Tomatoes and cucumbers are very popular with gardeners. And many are wondering whether the two types of vegetables get along with each other. This text provides information about the extent to which tomato and cucumber plants go together.
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In the garden it is basically possible to plant tomatoes and cucumbers together, but there are advantages and disadvantages. Increased attention is therefore required so that both types of vegetables in a mixed culture bring full yield. However, separate areas with different planting partners are better than the direct vicinity in a bed.
Since tomatoes and cucumbers are so-called heavy consumers, they need a particularly large number of nutrients and must also be fertilized during cultivation.
- Advantage: joint fertilization possible in the same bed
- Disadvantage: are in constant competition for nutrients
- (Possible) consequence: both plants suffer or only one thrives
pests and diseases
There are hardly any pests that occur equally on both types of vegetables and would therefore speak against planting them together in the garden bed. Only the susceptibility to fungal diseases can be a problem. In tomatoes it is late blight , in cucumber plants it is often powdery mildew . Fungal infestation can be prevented as follows:
- wide planting distances between the neighbors
- Keep leaves dry/water directly at the root
- Use plant strengtheners
- choose an airy, sunny location
- plant resistant or hardy varieties
Both types of vegetables belong to the group of fruit vegetables that need a lot of water for fruit formation. They need daily watering and appreciate a layer of mulch that reduces evaporation.
In the greenhouse
The conditions for growing vegetables under glass are slightly different than outdoors. The microclimate has a greater impact, including on the co-cultivation of cucumber and tomato plants.
One problem in the greenhouse is the high humidity. While some types of vegetables need exactly this moisture, they tolerate others very poorly and may develop fungi.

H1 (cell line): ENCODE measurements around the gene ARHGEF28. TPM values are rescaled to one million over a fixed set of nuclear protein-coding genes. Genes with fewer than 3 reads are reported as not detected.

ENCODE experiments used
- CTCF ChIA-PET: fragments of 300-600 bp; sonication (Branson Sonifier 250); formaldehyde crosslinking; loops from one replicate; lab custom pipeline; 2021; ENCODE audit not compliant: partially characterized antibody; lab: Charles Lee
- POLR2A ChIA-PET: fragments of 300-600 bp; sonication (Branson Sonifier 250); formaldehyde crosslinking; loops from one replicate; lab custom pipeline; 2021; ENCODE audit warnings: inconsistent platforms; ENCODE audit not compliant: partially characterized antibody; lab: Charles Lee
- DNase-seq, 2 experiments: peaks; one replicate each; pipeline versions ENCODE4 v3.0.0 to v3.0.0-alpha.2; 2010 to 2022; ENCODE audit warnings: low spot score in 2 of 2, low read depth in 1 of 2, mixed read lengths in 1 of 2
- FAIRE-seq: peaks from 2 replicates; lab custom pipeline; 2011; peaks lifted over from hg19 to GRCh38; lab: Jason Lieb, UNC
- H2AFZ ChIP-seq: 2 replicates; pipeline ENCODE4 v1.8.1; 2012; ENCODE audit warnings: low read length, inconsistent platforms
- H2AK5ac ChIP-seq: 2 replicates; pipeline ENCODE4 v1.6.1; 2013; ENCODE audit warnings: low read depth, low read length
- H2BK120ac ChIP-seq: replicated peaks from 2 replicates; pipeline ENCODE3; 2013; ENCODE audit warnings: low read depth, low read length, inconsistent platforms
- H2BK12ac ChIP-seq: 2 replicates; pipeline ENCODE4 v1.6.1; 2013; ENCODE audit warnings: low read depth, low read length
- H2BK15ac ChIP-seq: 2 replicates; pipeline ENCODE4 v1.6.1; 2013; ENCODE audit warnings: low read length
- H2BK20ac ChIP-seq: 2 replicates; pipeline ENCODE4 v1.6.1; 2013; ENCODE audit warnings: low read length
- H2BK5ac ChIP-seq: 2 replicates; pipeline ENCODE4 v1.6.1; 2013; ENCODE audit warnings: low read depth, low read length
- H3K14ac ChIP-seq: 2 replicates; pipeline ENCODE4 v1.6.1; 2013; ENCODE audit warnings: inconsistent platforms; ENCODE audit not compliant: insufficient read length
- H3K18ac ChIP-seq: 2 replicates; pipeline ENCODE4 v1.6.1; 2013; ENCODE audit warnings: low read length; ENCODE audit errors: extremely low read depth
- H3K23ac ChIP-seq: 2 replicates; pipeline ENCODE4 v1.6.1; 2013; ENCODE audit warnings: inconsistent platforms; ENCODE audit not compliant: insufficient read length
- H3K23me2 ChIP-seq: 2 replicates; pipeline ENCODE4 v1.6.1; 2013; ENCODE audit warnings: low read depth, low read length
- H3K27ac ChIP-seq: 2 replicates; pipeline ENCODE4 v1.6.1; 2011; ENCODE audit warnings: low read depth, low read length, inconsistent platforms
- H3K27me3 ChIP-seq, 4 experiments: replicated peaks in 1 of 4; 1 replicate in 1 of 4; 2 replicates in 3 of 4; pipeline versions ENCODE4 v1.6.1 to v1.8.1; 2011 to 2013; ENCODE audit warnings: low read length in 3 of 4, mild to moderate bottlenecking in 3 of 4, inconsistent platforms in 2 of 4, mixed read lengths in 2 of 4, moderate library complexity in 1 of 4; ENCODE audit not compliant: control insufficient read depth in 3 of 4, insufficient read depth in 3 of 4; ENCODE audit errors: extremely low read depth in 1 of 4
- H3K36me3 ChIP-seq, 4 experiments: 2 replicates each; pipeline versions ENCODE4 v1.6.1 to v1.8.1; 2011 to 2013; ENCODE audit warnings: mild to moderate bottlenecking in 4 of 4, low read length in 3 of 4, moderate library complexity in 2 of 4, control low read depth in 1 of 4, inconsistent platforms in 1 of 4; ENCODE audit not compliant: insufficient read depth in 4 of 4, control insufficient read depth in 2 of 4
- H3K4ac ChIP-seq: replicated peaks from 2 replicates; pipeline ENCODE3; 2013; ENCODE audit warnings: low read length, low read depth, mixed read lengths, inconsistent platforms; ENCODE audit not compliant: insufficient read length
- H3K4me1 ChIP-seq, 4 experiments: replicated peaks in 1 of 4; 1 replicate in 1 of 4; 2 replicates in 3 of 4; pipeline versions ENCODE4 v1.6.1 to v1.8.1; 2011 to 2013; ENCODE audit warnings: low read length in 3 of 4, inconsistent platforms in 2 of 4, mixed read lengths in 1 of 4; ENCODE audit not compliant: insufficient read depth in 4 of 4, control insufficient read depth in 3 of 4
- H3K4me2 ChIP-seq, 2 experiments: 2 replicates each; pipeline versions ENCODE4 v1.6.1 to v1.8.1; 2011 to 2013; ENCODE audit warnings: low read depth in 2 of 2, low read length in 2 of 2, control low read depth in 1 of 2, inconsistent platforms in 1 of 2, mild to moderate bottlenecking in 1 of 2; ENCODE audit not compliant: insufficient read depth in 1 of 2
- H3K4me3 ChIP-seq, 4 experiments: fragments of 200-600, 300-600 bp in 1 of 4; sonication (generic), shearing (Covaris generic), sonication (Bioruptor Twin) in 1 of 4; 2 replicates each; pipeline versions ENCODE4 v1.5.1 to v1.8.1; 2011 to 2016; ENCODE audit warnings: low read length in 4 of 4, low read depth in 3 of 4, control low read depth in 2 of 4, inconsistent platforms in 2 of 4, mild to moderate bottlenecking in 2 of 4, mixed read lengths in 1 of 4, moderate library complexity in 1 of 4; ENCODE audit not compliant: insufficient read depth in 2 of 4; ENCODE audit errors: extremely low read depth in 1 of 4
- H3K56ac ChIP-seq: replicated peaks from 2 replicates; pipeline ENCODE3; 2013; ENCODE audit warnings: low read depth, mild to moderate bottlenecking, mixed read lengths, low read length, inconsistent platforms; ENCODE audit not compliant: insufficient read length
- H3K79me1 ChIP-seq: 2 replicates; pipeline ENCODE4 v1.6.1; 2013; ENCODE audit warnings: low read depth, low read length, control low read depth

Although frequent airing can lower the humidity, it often drives the heat out of the greenhouse. That’s why it makes more sense from the outset to only plant vegetables together that have similar requirements in terms of humidity and warmth. This is not the case with tomatoes and cucumbers:
- Tomatoes like it dry
- Cucumbers rather moist
Due to the often limited space in the greenhouse, vegetable plants are planted closer together. If heavy feeders are planted together, soil fatigue can occur much more quickly and the plants will suffer. Frequent fertilization and nutrient supplementation are necessary.
diseases and pests
A disadvantage of greenhouses is the faster spread of pests and diseases due to the limited space. Fungal diseases in particular thrive in the warm, humid climate of the greenhouse. Condensation that forms on the leaves can cause blight on tomato plants, for example.
If tomato plants and cucumbers are to grow in greenhouses , then this only works well separately:
- two small greenhouses or
- separate areas in one big
- Tomatoes at more airy, drier area at door
- Cucumber plants in the back
frequently asked Questions
All tomato varieties get along well with low leafy greens, such as lettuce or spinach. Root vegetables and bulb vegetables are also suitable for mixed cultivation. Various types of low flowers are suitable for attracting pollinators.
The following are suitable for mixed cultivation with cucumber plants: leeks, peas or herbs such as dill. However, this also depends heavily on the growth characteristics of the cucumber variety in question.
Basically, there is a rule in the garden that a vegetable variety should only be planted again after a few years in the same location in order to prevent soil fatigue, diseases and pests. However, if tomatoes are kept in buckets, they can always be in the same location if new soil is used. The same goes for cucumber plants.